CarPuter

Jun 20, 2014

It's a computer... in a car

Mobile App
Microcontroller
Because my '05 Hyundai Accent has died, this is no longer a maintained project. This project page is only hosted for historical purposes.

CarPuter is a project to take my base-model car and add features I want to it. I'll be adding:

  • Power windows. Installed!
  • Power locks. Installed!
  • Keyless entry. Installed!
  • A powered subwoofer in the back. Installed!
  • An OBD-II connection to display real-time car engine information. Installed!
  • LED interior lighting. Partially installed!
  • A tablet-based center console that allows interaction with all of the added features.
  • Spare, high-amperage USB ports for rapid charging. Installed!
  • Likely much more, over time...

This project grew out of a fascination with the low level of technology in cars. We've finally hit a point where cars have advanced computers, but it's still a significant luxury, even though the cost of the actual devices is rapidly declining. A good example of a modern, fully integrated system is the Tesla Model S' 17" touchscreen. They integrate all of the systems of the car into a massive tablet, essentially. There are talks, as of right now, of adding an Android emulator to the system, so it can run Android apps. Pretty cool, if I do say so myself.

My goal is to build something similar to that. Certainly not quite on that level of awesome, but I guess we'll see how it ends up.

The original plan was to use my old Dell Mini 9 netbook to act as the central system. I started planning out and even building some software for the netbook, but ended up frustrated with the speed of the machine and the lack of good Windows GPS tools. I may, however, end up back on a Windows- or Linux-based laptop as the central machine of the system, depending on how everything works out.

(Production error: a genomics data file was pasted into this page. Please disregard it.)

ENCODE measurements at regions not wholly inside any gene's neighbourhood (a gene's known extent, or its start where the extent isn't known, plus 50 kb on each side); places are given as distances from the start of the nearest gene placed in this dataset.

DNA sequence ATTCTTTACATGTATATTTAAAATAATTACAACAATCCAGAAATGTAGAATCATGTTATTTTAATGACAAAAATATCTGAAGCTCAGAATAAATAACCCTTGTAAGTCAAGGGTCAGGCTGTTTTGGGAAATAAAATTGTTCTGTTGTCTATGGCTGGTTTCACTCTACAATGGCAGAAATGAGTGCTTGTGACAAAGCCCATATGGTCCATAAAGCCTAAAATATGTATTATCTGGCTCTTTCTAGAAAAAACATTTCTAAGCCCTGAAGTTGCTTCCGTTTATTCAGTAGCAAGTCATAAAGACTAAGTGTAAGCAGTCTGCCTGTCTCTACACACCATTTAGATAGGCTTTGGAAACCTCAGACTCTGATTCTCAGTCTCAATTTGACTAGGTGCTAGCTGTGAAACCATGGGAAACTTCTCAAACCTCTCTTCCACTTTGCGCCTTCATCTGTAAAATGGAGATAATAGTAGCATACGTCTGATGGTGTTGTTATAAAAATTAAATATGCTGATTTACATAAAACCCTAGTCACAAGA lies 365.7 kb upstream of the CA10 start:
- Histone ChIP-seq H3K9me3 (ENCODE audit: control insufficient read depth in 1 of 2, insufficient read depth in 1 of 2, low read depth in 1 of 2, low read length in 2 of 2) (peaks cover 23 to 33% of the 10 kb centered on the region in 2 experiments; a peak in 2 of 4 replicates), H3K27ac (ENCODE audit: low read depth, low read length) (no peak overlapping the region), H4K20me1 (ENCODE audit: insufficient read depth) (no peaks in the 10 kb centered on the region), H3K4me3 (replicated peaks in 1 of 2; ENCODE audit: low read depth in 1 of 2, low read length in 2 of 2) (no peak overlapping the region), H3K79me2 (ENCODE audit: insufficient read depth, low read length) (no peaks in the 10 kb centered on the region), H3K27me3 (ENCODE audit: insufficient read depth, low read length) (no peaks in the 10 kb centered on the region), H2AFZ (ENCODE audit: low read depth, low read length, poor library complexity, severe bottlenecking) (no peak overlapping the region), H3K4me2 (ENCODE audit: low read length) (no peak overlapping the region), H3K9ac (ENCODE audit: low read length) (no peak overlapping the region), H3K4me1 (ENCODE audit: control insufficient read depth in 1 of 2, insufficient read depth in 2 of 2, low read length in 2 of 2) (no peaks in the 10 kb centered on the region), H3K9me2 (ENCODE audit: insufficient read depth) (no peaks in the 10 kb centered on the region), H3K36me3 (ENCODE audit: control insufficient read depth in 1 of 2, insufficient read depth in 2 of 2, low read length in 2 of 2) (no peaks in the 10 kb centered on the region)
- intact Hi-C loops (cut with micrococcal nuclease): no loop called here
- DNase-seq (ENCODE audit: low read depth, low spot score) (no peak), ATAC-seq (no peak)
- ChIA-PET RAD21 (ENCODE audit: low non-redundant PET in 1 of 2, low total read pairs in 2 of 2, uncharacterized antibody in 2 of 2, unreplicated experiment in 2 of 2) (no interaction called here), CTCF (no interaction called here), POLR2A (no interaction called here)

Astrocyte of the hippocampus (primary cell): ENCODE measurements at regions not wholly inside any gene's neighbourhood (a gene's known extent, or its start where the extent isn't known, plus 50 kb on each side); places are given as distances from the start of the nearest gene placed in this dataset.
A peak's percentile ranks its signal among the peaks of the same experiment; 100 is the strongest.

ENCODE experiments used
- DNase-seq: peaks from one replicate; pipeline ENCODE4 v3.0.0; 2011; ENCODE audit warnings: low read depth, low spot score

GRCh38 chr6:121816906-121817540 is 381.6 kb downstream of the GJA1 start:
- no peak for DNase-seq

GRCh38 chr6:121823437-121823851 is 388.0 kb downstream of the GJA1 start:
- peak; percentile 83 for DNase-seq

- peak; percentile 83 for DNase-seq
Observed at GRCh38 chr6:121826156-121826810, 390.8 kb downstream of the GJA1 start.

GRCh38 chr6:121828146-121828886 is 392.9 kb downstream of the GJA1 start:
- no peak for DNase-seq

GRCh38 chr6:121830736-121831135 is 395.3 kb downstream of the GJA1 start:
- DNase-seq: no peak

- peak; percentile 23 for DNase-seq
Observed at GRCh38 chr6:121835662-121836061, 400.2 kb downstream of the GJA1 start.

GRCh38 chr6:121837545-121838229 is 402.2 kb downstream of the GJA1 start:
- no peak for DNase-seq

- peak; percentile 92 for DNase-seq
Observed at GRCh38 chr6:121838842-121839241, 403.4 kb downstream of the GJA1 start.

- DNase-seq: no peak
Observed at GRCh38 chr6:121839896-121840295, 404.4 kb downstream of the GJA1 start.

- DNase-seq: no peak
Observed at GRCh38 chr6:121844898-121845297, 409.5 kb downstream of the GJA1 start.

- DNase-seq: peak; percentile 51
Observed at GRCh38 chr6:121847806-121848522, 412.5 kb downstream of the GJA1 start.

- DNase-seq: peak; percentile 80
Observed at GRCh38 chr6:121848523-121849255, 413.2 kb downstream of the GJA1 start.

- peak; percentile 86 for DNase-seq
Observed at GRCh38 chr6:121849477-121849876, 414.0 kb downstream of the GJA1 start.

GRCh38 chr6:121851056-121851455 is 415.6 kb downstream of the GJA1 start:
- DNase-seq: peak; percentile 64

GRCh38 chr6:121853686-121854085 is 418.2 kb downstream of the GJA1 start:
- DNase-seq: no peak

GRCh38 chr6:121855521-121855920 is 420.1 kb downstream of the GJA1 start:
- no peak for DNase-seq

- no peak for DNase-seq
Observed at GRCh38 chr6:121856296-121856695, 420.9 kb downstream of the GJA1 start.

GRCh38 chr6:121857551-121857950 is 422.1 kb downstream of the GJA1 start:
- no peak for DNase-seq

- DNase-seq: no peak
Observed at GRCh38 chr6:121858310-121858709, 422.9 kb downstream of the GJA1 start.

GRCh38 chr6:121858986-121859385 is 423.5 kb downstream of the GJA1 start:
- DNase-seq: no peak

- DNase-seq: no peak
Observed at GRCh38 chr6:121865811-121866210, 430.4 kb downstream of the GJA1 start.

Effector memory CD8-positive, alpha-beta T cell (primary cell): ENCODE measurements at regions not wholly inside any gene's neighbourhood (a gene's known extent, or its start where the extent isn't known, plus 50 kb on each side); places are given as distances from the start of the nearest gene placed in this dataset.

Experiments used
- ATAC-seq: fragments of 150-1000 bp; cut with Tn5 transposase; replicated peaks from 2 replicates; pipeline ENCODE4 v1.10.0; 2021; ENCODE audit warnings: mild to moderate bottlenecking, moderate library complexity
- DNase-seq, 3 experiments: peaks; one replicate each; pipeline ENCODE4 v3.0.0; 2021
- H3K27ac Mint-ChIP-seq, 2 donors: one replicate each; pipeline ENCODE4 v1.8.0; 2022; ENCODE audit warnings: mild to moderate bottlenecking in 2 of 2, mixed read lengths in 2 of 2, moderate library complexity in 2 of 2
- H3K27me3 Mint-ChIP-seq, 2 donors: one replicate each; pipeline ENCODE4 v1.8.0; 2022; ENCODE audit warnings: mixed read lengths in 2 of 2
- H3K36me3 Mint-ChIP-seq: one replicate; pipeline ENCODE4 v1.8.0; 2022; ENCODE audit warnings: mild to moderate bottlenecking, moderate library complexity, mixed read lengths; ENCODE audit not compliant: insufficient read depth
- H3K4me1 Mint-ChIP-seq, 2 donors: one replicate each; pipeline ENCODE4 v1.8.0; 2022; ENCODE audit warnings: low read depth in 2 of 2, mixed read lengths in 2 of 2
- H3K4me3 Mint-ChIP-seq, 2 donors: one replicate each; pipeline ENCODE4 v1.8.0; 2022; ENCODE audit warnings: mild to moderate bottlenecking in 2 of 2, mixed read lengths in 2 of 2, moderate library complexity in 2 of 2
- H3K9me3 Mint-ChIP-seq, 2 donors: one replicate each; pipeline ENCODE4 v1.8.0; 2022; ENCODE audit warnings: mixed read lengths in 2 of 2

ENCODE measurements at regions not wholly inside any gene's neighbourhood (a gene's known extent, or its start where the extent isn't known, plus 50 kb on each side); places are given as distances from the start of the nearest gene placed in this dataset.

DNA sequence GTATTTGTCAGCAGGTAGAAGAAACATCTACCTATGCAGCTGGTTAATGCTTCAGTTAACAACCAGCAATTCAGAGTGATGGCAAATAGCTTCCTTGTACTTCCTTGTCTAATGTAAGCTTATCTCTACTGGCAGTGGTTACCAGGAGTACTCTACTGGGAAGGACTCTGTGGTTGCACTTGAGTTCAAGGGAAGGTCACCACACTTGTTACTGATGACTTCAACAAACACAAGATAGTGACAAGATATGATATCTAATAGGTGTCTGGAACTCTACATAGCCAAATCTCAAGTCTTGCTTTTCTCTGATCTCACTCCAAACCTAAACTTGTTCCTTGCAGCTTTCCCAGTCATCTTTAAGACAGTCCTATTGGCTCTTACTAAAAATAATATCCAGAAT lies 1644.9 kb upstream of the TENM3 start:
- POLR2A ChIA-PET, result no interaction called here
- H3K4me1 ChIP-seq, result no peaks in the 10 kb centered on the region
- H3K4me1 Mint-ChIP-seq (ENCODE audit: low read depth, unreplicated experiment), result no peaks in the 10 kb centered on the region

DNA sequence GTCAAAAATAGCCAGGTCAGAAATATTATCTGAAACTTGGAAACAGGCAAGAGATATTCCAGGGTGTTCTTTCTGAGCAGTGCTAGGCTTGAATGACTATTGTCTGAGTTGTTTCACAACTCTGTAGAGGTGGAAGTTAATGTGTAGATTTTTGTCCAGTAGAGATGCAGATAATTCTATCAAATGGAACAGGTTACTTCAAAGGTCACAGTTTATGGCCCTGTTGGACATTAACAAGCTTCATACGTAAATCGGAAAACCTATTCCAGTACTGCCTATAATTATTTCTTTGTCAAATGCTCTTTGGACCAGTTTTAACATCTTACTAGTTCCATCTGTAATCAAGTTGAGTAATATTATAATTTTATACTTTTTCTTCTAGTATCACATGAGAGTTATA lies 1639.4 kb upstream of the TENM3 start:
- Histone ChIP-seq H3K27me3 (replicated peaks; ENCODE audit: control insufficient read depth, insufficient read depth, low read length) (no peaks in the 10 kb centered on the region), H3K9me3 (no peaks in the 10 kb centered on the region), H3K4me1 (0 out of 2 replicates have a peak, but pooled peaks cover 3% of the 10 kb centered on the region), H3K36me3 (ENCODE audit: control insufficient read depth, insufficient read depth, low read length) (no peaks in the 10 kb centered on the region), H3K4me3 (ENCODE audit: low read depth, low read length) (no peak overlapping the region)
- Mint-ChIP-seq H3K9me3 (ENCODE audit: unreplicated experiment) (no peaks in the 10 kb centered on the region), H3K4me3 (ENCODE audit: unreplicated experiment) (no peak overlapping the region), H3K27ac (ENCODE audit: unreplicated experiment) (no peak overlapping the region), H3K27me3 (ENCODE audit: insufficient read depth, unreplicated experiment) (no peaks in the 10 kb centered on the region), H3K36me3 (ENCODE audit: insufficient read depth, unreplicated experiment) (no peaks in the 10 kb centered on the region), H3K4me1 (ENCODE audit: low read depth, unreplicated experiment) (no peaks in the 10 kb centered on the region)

I plan to use an Android tablet as the new center of the system. For now, I'll be using Samsung Galaxy Note 10.1, but I plan to buy a smaller, cheaper tablet to fully install into the car's dash. The tablet will interact with the other systems through a homemade Android app and the IOIO development board. The IO pins will connect to the new electric windows and locks, and possibly, control the basic climate control system, replacing the old manual system.

Parts

Some of the parts that have been ordered:

  • ODB-II Reader. Partly chosen for the power button.
  • LED panels. These will replace the dome light and the trunk light. Installed!
  • Universal power window and lock kit. Installed!
  • Stereo wiring harness for wiring up the new stereo. Installed!
  • Autel scan tool. I had an airbag warning light on, and you need a special tool or to go to the dealership to have them reset it. I figured it was worth it, so I bought it. UPDATE: The tool successfully connected to the airbag system and reset the code, after replacing a fuse.
  • IOIO-OTG development board. Also available on SparkFun, I got a IOIO-OTG to let me bring together various electrical systems in the car. The tablet will interact with the IOIO (USB or Bluetooth), and the IOIO can be connected to my locks, lights, and (maybe) windows.
  • 5 volt, 25 watt regulator. This is for the added USB ports and for the installed tablet. I chose to go with 25 watts because that give me 5 amps to play with, allowing the tablet to take a full 2.1 amps with a lot of leftover.
  • A spool of RGB LEDs. I bought these a few years ago, so this is not exactly the spool I would recommend for this project. These are being cut apart and repurposed as some of the interior lighting.

The code for one aspect of the project is available on GitHub.

Any questions can be directed at CarPuter@corb.co.